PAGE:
People wonder how I have been able to actually communicate with and  solicit images from over 500 artists over about the last six months. Well I did just plug away at it quite aggressively but  I could not have done it without my excellent tool kit of programs.

Where do I find all the artists?
I keep my eyes peeled for artists whose quality work attracts my eagle eye, write their names down in my little black book then eventually look them up online and see if I wish to invite them to play in my sandbox. If I get to a major news stand or library, I check out all the art magazines and not just the main art mags. I also look at sculpture, graphic design, ceramics glass, textiles, stamping and all the international mags I have time for. I even find good figurative artists or local artists in general fashion or decor magazines, newspapers or even on TV. I don’t do too much searching online unless I just happen to stumble across them.

How do I contact and communicate with so many?
I keep it all organized with my ACT 2010 database by Sage, program is approximately $200 I think. I’ve been using Act at Kidzsmart for 10 years and honestly, having struggled up with absolutely zero office training, I think it is seriously the cheapest, easiest, most customizable, user-friendly database out there, especially for artists and those without lots of computer experience. There are lots of online instructional videos, too. Here’s a testimonial video I did for them a couple of years back. Good for single users, groups, organizations, etc.

Here are some examples of some of the things it helps me do FAST. I can sort the more than 500 artists by which database they’re in, by their art medium, location, when I last emailed them, which have blogs, my personal rating of them, who declined my invitation; ANYTHING I wish to keep track of.

Yesterday I realized I should make 2 new fields for MySpace and LinkedIN. I created the 2 fields, adjusted my layout to include them and was pasting in the info within a few minutes. It is SO easy to customize. I would be glad to share a blank copy of my database structure with fields and drop down lists, layouts already made with an art focus. This would seriously save you A LOT of time and you could customize it off in your own direction after that. If you have ACT 2010 or later, I could share this blank with you. This is NOT a free version of the program or any information about my contacts, just the field structure and some layouts. Get in touch if interested.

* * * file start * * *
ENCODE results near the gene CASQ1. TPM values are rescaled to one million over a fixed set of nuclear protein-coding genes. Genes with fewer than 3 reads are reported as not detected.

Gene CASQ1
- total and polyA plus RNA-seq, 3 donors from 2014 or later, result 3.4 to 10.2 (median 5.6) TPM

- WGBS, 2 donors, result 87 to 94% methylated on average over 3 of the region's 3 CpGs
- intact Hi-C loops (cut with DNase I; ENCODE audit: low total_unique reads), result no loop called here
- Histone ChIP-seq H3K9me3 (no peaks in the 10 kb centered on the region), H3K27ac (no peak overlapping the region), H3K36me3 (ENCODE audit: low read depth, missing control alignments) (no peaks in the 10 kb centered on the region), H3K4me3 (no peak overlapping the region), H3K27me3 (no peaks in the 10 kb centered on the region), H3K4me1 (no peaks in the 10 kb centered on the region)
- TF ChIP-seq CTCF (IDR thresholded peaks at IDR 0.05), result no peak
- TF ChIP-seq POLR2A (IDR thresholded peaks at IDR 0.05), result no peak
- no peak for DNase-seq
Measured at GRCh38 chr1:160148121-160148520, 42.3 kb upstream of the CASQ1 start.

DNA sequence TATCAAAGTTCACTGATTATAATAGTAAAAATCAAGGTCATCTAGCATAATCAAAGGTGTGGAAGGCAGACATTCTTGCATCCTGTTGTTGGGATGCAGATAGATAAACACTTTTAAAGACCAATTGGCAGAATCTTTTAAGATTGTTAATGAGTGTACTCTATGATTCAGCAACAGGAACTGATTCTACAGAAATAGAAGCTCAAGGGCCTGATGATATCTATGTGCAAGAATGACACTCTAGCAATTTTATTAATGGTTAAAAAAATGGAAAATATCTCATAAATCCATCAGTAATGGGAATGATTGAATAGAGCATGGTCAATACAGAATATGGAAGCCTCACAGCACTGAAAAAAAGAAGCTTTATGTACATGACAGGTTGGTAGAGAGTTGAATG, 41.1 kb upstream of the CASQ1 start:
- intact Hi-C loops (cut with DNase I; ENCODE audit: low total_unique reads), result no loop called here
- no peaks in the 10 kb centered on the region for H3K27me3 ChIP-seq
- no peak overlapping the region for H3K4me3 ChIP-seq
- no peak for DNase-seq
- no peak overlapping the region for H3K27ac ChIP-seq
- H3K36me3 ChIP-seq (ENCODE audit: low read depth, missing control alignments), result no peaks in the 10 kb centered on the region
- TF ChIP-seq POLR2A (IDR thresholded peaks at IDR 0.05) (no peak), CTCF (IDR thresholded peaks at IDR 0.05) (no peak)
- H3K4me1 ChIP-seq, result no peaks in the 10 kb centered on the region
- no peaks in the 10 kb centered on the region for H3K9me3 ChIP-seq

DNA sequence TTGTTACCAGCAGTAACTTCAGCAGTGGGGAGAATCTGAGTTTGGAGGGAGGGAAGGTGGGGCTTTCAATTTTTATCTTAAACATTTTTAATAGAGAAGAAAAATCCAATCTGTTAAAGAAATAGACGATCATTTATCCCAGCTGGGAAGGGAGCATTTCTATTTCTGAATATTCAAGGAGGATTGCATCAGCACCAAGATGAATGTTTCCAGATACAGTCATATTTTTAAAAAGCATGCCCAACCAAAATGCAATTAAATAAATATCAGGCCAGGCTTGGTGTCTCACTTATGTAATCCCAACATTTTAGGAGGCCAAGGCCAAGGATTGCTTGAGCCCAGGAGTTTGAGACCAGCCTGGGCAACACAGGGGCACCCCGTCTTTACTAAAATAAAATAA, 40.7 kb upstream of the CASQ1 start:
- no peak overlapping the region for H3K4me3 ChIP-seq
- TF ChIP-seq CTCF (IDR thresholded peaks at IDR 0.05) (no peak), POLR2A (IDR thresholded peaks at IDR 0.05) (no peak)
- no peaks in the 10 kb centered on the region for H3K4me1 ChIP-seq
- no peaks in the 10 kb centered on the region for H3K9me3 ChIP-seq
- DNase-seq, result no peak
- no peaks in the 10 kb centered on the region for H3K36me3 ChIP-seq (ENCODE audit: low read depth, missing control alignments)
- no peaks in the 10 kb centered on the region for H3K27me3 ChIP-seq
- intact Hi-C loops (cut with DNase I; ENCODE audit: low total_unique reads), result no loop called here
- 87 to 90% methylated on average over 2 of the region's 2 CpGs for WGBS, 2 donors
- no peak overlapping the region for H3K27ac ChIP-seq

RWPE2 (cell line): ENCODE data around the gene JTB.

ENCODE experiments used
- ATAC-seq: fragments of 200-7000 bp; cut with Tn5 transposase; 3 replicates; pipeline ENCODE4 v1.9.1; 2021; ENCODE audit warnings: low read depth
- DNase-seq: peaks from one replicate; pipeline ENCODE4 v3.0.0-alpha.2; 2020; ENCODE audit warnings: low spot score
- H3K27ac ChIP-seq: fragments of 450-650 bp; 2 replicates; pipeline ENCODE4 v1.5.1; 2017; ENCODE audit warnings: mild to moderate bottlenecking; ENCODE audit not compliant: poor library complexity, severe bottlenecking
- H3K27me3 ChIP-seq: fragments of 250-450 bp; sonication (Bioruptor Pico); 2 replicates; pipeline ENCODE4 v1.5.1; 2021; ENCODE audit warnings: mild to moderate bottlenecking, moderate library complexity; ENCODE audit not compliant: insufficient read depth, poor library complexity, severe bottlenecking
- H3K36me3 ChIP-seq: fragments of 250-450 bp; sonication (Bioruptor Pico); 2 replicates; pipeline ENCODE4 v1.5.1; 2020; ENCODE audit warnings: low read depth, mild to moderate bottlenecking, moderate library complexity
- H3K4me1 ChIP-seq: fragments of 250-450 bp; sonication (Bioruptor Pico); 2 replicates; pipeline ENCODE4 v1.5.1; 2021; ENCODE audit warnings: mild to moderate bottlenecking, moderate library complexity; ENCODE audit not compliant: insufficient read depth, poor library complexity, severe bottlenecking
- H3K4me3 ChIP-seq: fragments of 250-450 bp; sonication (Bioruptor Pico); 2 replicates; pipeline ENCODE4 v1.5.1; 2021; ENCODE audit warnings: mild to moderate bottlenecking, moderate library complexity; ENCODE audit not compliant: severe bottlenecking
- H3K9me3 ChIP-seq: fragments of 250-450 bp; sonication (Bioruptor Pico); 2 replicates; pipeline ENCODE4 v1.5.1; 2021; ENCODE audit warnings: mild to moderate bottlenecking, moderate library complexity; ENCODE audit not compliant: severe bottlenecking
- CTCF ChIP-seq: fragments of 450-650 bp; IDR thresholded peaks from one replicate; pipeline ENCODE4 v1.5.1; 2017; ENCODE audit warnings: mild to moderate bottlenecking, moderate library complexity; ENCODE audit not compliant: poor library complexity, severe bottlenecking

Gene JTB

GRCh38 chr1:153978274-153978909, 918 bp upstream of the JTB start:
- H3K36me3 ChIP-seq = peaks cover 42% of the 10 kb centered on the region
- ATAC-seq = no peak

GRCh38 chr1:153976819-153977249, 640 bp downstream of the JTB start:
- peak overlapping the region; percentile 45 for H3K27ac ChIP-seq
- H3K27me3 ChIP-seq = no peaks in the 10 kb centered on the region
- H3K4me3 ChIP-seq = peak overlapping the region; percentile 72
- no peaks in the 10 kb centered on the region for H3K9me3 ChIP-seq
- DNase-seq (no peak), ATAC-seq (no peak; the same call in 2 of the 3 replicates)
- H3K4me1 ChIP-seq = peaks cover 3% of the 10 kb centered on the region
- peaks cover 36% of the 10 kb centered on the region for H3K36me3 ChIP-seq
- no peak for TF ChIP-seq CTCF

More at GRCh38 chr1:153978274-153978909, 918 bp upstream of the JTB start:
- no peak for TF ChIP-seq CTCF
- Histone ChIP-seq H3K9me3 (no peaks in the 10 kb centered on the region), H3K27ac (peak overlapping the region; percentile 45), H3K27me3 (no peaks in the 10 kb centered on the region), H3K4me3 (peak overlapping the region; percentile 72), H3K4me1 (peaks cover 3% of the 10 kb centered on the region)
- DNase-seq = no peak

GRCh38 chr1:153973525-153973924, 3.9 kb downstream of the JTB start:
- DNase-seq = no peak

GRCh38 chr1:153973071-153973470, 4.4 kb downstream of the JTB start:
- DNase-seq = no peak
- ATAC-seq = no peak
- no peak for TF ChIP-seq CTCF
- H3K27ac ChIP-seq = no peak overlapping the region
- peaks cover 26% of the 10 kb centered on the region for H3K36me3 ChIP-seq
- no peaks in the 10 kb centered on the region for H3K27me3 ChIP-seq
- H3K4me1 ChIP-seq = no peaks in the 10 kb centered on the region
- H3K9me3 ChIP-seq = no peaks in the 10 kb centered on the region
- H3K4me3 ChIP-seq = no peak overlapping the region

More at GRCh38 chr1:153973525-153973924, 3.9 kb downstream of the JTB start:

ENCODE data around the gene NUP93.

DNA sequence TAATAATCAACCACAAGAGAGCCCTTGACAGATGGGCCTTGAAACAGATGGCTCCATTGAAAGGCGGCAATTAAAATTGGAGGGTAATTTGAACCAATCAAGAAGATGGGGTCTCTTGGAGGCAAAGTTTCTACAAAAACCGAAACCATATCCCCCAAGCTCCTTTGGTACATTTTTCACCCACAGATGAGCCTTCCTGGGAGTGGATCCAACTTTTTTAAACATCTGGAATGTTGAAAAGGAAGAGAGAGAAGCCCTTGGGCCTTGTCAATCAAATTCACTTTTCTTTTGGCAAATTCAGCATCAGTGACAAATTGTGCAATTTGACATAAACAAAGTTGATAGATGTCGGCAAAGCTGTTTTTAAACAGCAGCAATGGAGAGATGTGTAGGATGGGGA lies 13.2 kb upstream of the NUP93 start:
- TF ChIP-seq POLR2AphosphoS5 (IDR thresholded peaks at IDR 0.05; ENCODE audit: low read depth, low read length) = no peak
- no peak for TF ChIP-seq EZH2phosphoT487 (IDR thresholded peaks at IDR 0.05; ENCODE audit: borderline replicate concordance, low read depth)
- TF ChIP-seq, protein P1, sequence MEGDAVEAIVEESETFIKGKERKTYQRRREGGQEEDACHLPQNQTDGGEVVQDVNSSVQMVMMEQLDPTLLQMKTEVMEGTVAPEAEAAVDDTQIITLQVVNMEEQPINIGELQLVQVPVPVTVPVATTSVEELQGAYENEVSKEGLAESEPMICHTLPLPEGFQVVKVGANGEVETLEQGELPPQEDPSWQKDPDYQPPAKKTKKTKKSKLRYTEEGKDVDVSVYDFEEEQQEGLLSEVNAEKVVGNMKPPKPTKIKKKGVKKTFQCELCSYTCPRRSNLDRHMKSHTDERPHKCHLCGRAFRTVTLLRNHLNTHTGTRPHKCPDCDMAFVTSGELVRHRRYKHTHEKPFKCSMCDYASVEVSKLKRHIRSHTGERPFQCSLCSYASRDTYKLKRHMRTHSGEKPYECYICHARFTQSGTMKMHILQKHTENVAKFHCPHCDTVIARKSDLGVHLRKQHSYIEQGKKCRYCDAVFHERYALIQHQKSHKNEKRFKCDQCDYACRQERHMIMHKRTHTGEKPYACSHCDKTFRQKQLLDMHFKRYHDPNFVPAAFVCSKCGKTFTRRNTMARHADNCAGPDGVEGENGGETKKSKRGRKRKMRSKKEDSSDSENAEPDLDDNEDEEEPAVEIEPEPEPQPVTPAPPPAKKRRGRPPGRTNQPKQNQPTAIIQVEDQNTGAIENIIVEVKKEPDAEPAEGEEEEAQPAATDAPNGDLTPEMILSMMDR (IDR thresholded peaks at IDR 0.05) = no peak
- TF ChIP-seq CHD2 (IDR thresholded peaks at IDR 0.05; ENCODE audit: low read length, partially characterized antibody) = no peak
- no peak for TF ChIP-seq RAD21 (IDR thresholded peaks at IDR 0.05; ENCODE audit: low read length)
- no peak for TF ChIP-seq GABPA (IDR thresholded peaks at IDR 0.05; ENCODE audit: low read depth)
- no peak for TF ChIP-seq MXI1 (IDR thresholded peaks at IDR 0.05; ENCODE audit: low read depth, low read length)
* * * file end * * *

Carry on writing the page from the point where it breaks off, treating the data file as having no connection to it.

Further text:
Act works with Outlook email (among others) and records history every time I send our receive email from contacts. Every time I have a phone call from a contact, I write a little history about the call and I can schedule any follow up some time in the future. If I’m smart, I’ll go back and glance at my notes from the last conversation before I next call that contact.

Here’s an example. A certain top gallerist recently called me and agreed to give me 3 images from their stable of artists for the slide show and the site(How cool is that!!! I’d tell you her name but then I’d have to shoot you…) and mentioned that she was going for some hip surgery that afternoon. I recorded this little history into her contact. I scheduled a reminder to send her a “hope you’re feeling better” email in 5 days and also I set myself a reminder for September to NOT miss the opening of a certain show at her gallery. All this in just a few keystrokes.

Aha! Now you understand how your insurance agent can remember 6 months later that you packed off a show to Atlanta last year and ask how it went. They probably don’t have any better memory than you do but they do have a contact management database and they probably checked their contact history right then and there during your phone call. It’s so fast and easy to use. We’re artists and creative people but we can be just as organized as those wierd “office”types but only if the lightbulb goes off over our heads and we can see the sense in keeping things in a more organized manner.

Image management, Adobe Bridge, Picasa and more next time…
Published on: Jul 12, 2010

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